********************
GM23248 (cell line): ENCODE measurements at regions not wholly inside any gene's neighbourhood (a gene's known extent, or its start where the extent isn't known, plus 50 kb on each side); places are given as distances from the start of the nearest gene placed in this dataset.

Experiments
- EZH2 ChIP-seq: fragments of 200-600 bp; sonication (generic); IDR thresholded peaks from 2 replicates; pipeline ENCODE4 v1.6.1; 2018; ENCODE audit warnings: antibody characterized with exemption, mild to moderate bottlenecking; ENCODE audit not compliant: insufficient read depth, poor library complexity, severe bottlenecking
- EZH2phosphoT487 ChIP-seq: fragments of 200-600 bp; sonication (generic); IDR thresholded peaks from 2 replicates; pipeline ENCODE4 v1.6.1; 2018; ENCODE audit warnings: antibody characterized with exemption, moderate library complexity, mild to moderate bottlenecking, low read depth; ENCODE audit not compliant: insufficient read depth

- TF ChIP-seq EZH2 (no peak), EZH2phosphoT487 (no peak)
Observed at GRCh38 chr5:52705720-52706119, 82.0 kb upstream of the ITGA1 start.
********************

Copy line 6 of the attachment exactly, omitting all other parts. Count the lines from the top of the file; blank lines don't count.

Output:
Observed at GRCh38 chr5:52705720-52706119, 82.0 kb upstream of the ITGA1 start.